Leaders of Russia, France and Germany have gathered in Istanbul for a summit with Turkish President Erdogan as they look to bring an end Syria’s civil war.
Erdogan will host Russian President Vladimir Putin, French President Emmanuel Macron and German Chancellor Angela Merkel for the summit in Istanbul.
More than 360,000 people have died in the Syrian conflict since 2011, including seven civilians killed by Syrian fire in Idlib yesterday.
Idlib in northern Syria is the last major rebel-held bastion and a fragile ceasefire was reached last month when Russia and Turkey agreed a buffer zone around the area.
But violence in the area has escalated in the lead-up to the summit, amid fears of a government onslaught which could spark a fresh wave of refugees fleeing to Turkey.
Turkish President Tayyip Erdogan meets with German Chancellor Angela Merkel in Istanbul ahead of a summit with the French and Russian leaders to discuss the conflict in Syria
Russia supports the regime of Syrian President Bashar al-Assad while Turkey backs the rebels.
The summit comes in the shadow of the Jamal Khashoggi crisis which has engulfed the Middle East since the journalist was killed in Istanbul on October 2.
Erdogan is expected to discuss the Khashoggi affair in one-on-one talks with leaders on the summit’s sidelines.
The Turkish President has demanded answers from Riyadh while Merkel has halted German arms sales to Saudi Arabia.
However Macron has resisted calls for France to follow suit, saying the weapons trade ‘has nothing to do with Mr Khashoggi’.
It also follows months of tensions between Moscow and the West over the poisoning of Sergei Skripal in Britain and an attempted cyber-attack on a Dutch lab.
In addition Merkel and Erdogan have frequently clashed over the refugee crisis, democratic freedoms in Turkey and the millions of people of Turkish origin who live in Germany.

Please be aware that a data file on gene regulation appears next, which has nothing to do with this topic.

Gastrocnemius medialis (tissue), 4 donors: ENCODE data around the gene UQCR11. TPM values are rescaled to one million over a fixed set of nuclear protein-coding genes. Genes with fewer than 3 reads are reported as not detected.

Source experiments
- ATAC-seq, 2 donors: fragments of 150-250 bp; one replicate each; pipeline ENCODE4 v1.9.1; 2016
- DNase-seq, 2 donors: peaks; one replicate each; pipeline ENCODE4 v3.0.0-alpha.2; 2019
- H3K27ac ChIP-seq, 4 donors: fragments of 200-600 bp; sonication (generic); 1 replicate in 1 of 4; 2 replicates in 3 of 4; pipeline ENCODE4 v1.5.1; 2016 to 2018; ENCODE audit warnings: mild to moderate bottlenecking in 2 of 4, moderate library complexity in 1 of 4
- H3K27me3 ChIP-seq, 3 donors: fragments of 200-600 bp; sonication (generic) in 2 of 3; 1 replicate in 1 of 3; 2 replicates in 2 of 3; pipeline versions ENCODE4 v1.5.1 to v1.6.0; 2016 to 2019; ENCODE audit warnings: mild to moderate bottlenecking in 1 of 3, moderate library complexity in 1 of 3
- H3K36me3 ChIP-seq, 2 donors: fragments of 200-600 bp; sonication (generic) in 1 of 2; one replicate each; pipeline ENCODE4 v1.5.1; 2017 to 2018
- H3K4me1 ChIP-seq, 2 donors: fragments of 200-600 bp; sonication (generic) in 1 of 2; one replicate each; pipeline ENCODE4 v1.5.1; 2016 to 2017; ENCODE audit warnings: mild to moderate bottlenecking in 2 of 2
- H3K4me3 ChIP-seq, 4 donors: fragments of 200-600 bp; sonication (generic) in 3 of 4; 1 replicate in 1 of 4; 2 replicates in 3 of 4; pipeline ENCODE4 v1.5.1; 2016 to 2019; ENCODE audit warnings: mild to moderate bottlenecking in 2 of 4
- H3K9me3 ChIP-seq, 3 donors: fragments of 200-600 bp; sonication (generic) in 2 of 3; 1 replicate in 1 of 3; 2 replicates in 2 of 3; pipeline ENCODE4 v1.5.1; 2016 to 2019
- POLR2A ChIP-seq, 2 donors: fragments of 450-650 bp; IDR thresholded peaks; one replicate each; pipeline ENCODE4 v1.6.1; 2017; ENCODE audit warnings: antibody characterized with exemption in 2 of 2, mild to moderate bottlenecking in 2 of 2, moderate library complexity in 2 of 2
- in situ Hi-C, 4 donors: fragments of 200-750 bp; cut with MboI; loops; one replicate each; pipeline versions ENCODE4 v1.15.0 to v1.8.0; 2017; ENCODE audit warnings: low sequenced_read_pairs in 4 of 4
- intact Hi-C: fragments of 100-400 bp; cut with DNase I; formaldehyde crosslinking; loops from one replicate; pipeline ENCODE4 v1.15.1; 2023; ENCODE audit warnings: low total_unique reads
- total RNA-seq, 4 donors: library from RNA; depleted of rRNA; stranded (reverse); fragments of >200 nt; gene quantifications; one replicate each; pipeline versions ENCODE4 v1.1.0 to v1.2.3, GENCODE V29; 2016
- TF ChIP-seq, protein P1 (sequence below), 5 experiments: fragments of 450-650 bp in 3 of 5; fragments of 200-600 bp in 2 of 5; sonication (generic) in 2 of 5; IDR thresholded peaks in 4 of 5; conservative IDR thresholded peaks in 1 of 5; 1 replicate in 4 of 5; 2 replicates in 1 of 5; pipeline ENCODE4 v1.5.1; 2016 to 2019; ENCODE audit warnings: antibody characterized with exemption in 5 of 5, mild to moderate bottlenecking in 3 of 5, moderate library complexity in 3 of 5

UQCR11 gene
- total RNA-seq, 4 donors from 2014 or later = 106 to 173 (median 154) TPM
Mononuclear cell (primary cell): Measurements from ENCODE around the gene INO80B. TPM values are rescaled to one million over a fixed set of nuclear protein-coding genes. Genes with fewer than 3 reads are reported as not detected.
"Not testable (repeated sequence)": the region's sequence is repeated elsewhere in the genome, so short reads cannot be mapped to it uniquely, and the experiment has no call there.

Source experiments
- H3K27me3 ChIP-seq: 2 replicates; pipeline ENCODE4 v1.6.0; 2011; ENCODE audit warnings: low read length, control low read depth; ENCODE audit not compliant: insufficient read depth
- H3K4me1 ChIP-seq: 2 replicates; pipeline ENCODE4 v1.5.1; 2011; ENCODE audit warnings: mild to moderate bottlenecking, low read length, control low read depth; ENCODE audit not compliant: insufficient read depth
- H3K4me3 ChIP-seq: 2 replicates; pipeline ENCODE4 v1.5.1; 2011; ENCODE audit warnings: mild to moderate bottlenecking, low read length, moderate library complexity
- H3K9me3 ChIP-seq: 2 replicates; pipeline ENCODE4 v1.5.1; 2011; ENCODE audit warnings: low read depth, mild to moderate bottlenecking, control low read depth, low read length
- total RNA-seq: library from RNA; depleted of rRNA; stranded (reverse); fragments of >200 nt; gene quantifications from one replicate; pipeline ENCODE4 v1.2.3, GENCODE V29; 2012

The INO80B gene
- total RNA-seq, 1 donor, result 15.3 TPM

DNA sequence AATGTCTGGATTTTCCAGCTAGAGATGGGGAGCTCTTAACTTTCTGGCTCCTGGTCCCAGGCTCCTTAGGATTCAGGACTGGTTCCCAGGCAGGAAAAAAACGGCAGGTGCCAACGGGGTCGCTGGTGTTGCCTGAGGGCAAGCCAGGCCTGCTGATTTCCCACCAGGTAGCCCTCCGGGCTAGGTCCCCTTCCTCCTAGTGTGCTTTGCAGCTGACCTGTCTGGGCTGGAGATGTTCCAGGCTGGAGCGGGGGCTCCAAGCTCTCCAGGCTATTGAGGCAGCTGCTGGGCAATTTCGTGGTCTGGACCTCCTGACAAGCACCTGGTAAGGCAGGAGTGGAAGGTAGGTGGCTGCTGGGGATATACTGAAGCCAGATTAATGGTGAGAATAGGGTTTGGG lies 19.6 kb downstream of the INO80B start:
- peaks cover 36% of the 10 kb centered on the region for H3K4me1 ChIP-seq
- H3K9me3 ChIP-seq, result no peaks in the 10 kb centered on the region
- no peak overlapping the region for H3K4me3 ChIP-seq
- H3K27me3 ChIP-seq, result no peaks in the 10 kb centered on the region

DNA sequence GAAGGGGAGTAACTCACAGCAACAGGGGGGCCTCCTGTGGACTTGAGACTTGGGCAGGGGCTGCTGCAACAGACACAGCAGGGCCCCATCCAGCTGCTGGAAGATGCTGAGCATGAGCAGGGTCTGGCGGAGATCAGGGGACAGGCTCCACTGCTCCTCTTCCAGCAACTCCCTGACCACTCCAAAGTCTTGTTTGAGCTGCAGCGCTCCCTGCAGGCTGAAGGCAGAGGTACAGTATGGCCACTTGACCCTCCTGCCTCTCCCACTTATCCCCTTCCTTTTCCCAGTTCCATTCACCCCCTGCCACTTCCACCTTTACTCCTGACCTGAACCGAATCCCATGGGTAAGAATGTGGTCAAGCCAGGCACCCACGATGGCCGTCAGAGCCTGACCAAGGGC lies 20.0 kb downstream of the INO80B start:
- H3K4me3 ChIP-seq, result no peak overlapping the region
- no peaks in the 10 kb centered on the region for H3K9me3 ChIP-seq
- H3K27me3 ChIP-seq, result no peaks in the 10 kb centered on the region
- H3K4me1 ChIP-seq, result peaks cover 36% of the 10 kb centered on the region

Turkey and Russia have held previous talks with Iran on the Syrian conflict, in efforts that have often been greeted with suspicion in the West.
French President Emmanuel Macron arrives at Ataturk International Airport ahead of the ‘Four-way Istanbul summit on Syria’ with Merkel, Erdogan and Vladimir Putin
Merkel and Putin shake hands at the Istanbul summit, which also follows months of tensions between Moscow and the West over the poisoning of Sergei Skripal in Britain
But Saturday’s summit will be the first to include the European Union’s two most significant national leaders.
Turkish presidential spokesman Ibrahim Kalin said on Friday that the primary goal would be to ‘clarify the steps to be taken for a political solution and to determine a roadmap’.
The steps could include a a commission to create Syria’s post-war constitution, seen as a stepping stone to staging elections in the war-torn country.
A United Nations plan for a committee to draft a new constitution ran aground this week after Damascus blocked the proposal, provoking anger among western powers.
The Istanbul talks will also discuss extending the ceasefire around Idlib, where aid groups have warned that a military offensive could spark one of the worst humanitarian disasters of the seven-year war.
Moscow and Ankara agreed a buffer zone as Turkey sought to avoid an attack leading to a further influx of people across its border.
Vladimir Putin arrives in Istanbul to attend the summit on the Syrian conflict. Russia supports the regime of Syrian President Bashar al-Assad while Turkey backs the rebels
Emmanuel Macron (left) and Angela Merkel (right) get off their respective planes as they arrive in Istanbul on Saturday. They have taken different approaches towards Saudi Arabia
Syria’s opposition, which has previously described Russia’s military intervention in 2015 as an occupation, on Friday said it welcomed dialogue with Moscow.
The comments readiness for more concessions following the Assad regime’s battlefield successes.
The Elysee palace said there were ‘modest expectations’ and Putin’s spokesman Dmitry Peskov urging all sides to be ‘realistic’.
Meanwhile German Defence Minister Ursula von der Leyen said that ‘reconstruction to the profit of the dictatorship of Assad is not conceivable’.
‘There will be only investment into Syria if there is a satisfying political process that includes all parties,’ she told a security conference in Bahrain on Saturday.
At the same conference, US Defence Secretary Jim Mattis said Russia is no replacement for the United States.
‘Russia’s presence in the region cannot replace the longstanding, enduring, and transparent US commitment to the Middle East,’ Mattis said.
The leaders of Russia, France and Germany arrived in Istanbul on Saturday for a four-